Canada already richly endowed

Meanwhile, Canada recently released its “critical minerals” list, with the nation’s Minister of Natural Resources, Seamus O’Regan Jr., announcing the updated list’s release during the virtual Prospectors & Developers Association of Canada’s (PDAC) 2021 Convention.

The list includes 31 minerals considered critical for the sustainable economic success of Canada and its allies – highlighting minerals that can be produced in Canada and which are essential to domestic industry and security with the potential to support secure and resilient supply chains to meet global demand.

Canada’s new “critical minerals” list of 31 minerals prioritises building an industrial base for the low-carbon, digitized economy, and provides greater certainty and predictability to industry, trading partners and investors on what Canada has to offer.

For example, Mr O’Regan Jr says Canada is the only Western nation that has an abundance of cobalt, graphite, lithium, and nickel, essential to creating the batteries and electric vehicles of the future.

And there are other areas where Canada’s minerals can play an important role in global markets, through its “mines to mobility” approach. Canada is the world’s second-largest producer of niobium, an important metal for the aerospace industry, and the fourth largest producer of indium, a key input in semi-conductors, as well as many of the materials needed for advanced vehicle manufacturing.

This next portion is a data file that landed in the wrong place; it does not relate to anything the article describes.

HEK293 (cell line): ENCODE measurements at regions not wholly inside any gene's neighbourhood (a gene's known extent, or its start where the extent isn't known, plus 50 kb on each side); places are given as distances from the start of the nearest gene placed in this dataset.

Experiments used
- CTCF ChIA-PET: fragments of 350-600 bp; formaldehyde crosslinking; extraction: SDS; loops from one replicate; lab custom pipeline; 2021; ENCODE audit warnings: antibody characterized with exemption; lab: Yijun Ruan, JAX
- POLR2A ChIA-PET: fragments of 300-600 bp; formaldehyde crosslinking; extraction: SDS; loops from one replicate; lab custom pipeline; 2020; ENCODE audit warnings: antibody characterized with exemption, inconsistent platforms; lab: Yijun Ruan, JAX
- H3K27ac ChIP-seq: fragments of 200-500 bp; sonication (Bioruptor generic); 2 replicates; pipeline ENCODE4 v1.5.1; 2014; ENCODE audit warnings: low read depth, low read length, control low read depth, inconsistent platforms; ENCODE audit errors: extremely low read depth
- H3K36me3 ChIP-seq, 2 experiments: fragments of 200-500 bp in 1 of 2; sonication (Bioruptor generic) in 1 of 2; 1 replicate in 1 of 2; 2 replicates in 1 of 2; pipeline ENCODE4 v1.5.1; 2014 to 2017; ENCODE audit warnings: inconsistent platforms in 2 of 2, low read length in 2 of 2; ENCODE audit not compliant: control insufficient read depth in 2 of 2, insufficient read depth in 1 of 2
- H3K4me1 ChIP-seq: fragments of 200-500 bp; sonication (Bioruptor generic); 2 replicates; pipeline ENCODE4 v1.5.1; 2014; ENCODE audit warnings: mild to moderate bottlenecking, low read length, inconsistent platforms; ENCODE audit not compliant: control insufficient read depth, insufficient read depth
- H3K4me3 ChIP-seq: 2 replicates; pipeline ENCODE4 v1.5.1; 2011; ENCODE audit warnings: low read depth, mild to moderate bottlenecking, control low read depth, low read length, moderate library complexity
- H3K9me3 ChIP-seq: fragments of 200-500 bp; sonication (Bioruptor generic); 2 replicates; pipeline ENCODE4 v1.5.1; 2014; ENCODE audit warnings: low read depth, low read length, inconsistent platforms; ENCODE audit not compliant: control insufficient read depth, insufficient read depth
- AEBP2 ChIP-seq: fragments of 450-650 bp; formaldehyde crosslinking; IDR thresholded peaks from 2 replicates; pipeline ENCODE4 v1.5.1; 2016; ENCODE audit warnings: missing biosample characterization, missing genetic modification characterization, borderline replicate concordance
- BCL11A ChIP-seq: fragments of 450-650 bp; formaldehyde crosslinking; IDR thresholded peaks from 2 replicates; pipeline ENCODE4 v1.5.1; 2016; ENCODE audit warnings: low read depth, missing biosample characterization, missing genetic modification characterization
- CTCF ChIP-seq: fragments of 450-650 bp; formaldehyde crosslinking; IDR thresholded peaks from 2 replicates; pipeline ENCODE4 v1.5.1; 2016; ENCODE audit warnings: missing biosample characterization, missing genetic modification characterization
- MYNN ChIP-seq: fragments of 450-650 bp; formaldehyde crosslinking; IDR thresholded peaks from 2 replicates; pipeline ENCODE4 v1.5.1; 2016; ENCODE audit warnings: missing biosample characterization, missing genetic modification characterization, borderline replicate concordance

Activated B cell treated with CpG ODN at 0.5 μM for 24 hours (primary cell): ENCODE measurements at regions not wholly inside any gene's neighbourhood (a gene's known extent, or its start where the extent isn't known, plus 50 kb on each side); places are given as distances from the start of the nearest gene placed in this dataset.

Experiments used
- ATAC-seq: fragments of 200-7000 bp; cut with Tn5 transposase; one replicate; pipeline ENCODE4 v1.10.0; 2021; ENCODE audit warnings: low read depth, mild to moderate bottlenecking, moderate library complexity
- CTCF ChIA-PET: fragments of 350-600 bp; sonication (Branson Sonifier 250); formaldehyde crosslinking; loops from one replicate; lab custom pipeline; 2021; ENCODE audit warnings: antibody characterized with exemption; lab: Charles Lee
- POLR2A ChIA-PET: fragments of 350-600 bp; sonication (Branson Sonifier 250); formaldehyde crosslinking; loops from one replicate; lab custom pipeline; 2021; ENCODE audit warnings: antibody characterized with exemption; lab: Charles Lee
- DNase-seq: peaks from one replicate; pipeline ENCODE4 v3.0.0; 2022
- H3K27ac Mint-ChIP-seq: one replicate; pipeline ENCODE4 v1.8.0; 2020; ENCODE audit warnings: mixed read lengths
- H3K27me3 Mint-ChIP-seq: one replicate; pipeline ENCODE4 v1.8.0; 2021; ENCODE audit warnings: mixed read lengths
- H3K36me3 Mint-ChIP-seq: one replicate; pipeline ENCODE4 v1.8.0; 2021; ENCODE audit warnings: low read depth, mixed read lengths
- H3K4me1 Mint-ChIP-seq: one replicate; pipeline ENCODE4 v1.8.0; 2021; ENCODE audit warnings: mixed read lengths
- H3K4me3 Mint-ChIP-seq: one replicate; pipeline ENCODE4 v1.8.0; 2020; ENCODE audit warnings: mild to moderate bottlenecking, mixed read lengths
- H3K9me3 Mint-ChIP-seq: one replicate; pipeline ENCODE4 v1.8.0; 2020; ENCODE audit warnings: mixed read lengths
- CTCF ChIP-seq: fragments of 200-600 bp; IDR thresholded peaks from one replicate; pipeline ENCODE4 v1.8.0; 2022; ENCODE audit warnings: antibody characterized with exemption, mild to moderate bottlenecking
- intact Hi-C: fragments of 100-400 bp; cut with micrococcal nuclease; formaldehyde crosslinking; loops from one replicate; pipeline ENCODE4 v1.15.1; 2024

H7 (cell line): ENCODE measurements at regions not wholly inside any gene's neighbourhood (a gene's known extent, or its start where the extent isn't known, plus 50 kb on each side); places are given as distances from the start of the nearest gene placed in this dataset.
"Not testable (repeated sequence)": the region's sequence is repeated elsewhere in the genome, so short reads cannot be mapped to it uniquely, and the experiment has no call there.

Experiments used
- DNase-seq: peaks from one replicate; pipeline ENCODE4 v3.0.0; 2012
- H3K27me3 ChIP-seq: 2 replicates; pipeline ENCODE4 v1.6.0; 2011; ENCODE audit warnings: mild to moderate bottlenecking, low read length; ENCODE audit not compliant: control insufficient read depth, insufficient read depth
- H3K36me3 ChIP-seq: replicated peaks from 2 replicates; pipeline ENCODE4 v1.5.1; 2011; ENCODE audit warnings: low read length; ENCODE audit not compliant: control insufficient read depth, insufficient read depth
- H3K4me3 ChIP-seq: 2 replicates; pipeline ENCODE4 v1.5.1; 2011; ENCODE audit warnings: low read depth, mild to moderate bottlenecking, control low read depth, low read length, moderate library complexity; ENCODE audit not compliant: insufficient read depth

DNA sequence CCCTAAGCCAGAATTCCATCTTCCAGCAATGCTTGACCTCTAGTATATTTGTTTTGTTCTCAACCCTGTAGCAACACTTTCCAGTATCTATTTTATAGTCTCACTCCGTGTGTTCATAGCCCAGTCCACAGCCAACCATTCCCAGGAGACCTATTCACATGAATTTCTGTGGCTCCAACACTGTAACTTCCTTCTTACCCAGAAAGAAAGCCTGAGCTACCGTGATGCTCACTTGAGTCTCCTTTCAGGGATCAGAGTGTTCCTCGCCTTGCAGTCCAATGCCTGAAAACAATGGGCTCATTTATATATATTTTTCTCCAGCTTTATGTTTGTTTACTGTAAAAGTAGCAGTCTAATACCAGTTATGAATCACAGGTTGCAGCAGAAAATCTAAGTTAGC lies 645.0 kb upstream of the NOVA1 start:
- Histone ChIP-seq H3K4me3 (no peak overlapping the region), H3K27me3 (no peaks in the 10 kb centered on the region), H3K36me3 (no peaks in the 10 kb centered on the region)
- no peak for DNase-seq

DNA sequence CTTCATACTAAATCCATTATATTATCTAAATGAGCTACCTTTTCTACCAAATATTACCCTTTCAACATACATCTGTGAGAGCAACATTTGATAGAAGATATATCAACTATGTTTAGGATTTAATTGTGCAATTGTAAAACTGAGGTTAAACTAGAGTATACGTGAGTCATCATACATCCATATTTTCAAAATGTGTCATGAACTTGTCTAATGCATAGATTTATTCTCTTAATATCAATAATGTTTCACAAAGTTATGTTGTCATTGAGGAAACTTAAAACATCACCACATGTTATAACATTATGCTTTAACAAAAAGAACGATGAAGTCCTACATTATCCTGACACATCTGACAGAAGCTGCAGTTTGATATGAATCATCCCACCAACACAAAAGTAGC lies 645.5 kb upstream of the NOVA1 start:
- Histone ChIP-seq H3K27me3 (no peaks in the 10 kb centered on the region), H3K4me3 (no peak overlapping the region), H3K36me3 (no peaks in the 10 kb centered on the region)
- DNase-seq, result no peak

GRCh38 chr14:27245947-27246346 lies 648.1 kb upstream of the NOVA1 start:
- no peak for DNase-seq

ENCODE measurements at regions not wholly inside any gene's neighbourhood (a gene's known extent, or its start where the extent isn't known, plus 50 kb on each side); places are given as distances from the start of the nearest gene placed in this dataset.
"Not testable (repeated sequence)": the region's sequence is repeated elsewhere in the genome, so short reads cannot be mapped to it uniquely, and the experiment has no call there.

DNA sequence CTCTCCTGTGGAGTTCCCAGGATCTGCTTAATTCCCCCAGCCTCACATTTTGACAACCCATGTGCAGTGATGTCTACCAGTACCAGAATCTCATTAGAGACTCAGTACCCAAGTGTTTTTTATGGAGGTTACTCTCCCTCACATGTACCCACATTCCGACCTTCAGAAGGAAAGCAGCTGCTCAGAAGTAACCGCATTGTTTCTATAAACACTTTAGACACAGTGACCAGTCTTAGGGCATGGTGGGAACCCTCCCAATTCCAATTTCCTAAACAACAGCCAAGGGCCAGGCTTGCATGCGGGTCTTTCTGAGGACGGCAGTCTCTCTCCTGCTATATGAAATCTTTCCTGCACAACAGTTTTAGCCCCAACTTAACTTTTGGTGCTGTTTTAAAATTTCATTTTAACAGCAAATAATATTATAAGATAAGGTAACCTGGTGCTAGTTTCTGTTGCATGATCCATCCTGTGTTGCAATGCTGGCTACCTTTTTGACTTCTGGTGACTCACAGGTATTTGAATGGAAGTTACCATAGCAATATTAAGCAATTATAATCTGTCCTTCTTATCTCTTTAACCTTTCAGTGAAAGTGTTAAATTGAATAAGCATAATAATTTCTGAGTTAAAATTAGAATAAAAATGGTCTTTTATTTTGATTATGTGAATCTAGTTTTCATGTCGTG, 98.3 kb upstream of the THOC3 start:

“The 31 critical minerals on Canada’s list are used to develop clean technologies, from solar panels to EV batteries. They’re all essential to lowering emissions, increasing our competitiveness, and strengthening our energy security. Canada’s list signals to investors where Canada will focus and where Canada will lead. Critical minerals will get us to net-zero,” Mr O’Regan Jr, declared.

Canada’s critical minerals are used in the development of clean technologies, such as EV batteries. (Image credit: Adobe Stock/Colin Sandell-Hay)


Canada’s updated “critical minerals” list is made up of: Aluminium, Antimony, Bismuth, Cesium, Chromium, Cobalt, Copper, Fluorspar, Gallium, Germanium, Graphite, Helium, Indium, Lithium, Magnesium, Manganese, Molybdenum, Nickel, Niobium, Platinum group metals, Potash, Rare earth elements, Scandium, Tantalum, Tellurium, Tin, Titanium, Tungsten, Uranium, Vanadium and Zinc.

The U.S. dependant on imports for some commodities  

The United States Geological Survey (USGS) recently updated a report on US mineral resources for selected critical mineral commodities. This report refreshed a 1973 USGS report which was published when many of the commodities that are covered in the new volume were only of minor importance. Today, the USGS says advanced technologies have increased the demand for and production of mineral commodities for nearly all elements in the periodic table.